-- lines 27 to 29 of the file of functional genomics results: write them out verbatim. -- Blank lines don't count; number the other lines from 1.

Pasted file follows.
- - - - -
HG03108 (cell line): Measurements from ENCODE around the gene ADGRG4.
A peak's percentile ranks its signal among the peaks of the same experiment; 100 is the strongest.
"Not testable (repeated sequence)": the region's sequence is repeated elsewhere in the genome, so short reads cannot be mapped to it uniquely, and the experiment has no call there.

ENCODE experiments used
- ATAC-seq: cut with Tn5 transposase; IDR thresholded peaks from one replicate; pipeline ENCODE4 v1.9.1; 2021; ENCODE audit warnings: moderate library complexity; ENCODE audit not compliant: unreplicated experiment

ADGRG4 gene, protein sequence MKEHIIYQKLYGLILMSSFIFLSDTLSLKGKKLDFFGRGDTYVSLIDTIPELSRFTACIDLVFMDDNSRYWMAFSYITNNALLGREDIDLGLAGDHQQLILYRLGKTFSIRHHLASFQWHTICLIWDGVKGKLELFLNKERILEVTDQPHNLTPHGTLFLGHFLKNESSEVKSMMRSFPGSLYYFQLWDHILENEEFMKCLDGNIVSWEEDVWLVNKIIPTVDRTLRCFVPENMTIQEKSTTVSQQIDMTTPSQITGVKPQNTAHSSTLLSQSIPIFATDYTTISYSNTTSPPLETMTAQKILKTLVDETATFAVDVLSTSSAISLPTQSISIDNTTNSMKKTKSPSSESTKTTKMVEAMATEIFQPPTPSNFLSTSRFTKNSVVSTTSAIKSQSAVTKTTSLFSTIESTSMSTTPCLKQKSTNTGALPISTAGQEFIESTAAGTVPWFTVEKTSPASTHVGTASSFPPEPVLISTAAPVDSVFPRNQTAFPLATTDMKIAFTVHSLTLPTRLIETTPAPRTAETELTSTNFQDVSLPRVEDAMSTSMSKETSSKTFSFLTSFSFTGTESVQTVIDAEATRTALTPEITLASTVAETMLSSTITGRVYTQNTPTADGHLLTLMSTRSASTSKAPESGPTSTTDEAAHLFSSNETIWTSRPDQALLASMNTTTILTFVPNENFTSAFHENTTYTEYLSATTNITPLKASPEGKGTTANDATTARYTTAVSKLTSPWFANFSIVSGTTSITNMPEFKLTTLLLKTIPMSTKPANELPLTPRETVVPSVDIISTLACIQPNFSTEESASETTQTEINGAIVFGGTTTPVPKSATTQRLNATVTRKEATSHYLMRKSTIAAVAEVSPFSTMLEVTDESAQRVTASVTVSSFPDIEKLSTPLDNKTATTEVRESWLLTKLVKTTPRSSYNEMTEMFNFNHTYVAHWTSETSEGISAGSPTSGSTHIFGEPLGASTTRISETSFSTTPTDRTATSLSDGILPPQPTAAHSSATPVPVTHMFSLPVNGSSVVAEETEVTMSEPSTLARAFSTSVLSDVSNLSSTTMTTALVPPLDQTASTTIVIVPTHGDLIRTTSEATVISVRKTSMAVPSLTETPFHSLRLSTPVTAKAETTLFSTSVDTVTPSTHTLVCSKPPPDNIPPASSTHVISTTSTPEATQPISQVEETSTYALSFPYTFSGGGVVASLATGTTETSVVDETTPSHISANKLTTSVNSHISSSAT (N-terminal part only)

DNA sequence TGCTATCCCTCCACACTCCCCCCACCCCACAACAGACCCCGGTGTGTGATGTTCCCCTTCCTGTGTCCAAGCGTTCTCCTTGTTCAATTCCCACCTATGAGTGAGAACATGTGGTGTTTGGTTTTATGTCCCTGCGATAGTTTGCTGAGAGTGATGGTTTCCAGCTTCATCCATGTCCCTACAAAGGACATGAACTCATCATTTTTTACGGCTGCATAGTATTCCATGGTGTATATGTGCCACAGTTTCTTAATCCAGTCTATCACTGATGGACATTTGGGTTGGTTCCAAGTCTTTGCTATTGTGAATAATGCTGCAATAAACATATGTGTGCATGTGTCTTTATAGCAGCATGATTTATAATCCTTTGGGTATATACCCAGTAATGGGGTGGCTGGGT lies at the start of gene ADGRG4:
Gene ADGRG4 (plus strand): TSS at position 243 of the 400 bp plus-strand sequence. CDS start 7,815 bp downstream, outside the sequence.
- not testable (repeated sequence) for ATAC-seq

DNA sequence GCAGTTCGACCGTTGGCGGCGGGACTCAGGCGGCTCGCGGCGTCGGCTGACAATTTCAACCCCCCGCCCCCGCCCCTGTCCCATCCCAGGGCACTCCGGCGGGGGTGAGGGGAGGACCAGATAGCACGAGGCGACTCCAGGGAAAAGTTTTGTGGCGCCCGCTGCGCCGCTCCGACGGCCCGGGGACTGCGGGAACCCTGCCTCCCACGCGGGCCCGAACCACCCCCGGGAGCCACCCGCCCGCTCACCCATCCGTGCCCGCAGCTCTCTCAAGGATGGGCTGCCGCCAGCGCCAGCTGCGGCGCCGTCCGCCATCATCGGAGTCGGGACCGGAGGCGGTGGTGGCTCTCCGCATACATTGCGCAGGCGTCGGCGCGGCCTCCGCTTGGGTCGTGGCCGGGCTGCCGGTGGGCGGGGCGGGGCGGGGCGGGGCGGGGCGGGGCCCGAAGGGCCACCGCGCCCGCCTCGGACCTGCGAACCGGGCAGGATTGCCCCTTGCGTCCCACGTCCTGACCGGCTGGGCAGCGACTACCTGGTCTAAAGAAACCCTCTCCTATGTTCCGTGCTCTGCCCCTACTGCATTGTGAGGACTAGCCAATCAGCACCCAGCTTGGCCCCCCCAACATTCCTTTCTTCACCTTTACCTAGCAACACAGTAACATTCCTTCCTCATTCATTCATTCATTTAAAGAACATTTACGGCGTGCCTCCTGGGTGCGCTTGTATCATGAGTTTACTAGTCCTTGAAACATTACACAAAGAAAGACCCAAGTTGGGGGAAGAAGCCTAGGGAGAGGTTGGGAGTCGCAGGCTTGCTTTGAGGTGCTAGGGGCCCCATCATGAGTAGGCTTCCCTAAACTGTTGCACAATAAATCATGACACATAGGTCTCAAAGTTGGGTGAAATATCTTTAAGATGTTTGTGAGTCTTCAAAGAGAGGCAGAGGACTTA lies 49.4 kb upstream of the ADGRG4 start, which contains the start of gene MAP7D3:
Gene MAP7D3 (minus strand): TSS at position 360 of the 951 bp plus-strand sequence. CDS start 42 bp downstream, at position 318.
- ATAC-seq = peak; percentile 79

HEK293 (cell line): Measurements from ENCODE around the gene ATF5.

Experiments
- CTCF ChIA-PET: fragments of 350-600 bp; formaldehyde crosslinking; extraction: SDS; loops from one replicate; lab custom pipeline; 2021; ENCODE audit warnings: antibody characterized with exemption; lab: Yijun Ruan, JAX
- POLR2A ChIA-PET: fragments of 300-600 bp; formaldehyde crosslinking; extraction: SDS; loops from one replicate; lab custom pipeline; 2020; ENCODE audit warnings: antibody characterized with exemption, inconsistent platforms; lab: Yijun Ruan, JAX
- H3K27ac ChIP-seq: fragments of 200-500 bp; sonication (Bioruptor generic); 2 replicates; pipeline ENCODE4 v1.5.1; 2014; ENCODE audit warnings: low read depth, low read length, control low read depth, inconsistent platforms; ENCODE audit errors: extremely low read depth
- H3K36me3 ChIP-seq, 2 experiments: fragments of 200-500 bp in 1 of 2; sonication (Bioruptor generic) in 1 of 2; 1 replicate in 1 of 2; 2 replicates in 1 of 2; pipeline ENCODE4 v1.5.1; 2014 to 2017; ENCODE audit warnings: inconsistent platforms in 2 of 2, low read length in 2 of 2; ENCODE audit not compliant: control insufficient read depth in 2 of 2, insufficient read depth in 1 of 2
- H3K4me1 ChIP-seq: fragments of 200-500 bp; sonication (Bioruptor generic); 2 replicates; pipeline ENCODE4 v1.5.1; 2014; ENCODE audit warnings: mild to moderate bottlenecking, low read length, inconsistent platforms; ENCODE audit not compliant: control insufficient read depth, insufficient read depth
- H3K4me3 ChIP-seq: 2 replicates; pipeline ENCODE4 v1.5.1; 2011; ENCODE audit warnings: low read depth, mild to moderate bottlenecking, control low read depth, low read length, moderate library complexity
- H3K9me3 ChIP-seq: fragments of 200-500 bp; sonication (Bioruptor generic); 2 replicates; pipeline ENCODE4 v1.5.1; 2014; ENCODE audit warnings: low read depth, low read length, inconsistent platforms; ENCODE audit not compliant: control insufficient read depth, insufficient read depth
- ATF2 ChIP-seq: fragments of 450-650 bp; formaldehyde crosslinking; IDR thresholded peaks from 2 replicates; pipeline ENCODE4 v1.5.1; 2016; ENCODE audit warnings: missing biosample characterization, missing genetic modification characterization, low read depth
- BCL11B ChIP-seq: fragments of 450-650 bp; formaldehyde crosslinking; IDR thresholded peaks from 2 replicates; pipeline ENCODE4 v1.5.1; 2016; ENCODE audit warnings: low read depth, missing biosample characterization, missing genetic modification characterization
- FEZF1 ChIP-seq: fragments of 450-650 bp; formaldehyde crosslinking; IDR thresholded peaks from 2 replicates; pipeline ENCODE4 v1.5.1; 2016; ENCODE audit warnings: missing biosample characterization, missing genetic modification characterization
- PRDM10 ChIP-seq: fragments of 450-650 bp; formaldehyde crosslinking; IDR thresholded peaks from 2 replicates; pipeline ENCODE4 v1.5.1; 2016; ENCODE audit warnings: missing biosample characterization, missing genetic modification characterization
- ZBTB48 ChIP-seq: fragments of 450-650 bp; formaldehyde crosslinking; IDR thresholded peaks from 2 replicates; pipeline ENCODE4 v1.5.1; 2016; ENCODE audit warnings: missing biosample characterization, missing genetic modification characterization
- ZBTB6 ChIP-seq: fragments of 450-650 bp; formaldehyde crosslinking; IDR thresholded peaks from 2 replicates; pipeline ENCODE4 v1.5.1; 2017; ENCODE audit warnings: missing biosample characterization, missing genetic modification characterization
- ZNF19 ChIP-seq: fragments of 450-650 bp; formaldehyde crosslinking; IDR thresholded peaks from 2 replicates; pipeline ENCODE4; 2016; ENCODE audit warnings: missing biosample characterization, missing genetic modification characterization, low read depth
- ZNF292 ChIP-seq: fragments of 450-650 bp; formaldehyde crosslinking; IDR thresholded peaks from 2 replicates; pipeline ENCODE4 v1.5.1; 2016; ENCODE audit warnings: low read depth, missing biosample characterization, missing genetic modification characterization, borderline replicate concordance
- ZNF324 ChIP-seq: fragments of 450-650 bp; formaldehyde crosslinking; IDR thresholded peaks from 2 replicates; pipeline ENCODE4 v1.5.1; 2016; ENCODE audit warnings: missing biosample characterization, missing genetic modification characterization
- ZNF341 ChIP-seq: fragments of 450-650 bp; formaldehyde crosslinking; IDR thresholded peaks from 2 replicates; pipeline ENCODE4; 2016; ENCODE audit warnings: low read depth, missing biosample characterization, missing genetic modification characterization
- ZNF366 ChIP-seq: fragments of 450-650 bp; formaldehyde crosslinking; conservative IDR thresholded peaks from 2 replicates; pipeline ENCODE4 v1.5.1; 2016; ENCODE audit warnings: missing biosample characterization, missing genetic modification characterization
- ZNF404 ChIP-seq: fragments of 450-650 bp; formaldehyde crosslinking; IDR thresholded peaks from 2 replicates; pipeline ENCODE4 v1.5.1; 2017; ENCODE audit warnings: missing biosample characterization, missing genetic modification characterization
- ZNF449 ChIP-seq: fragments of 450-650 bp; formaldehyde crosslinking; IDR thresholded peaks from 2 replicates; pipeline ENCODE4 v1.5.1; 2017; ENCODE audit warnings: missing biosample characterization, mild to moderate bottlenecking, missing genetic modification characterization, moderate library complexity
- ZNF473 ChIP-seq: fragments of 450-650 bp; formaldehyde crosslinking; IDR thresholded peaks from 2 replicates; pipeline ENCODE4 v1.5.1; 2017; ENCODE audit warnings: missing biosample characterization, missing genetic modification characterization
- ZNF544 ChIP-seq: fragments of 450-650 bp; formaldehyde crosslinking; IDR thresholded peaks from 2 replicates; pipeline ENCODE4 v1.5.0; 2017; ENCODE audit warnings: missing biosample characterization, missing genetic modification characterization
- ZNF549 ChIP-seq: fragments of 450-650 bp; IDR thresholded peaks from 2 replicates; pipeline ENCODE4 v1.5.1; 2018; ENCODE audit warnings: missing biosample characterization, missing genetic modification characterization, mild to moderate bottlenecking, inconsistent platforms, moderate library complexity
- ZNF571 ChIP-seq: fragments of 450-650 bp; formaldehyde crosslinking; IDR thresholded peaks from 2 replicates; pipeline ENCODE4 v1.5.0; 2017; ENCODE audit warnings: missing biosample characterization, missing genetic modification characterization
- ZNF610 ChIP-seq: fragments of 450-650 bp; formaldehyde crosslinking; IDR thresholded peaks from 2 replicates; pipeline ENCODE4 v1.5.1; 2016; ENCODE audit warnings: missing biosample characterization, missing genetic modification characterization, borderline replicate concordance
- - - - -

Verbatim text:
- ZBTB6 ChIP-seq: fragments of 450-650 bp; formaldehyde crosslinking; IDR thresholded peaks from 2 replicates; pipeline ENCODE4 v1.5.1; 2017; ENCODE audit warnings: missing biosample characterization, missing genetic modification characterization
- ZNF19 ChIP-seq: fragments of 450-650 bp; formaldehyde crosslinking; IDR thresholded peaks from 2 replicates; pipeline ENCODE4; 2016; ENCODE audit warnings: missing biosample characterization, missing genetic modification characterization, low read depth
- ZNF292 ChIP-seq: fragments of 450-650 bp; formaldehyde crosslinking; IDR thresholded peaks from 2 replicates; pipeline ENCODE4 v1.5.1; 2016; ENCODE audit warnings: low read depth, missing biosample characterization, missing genetic modification characterization, borderline replicate concordance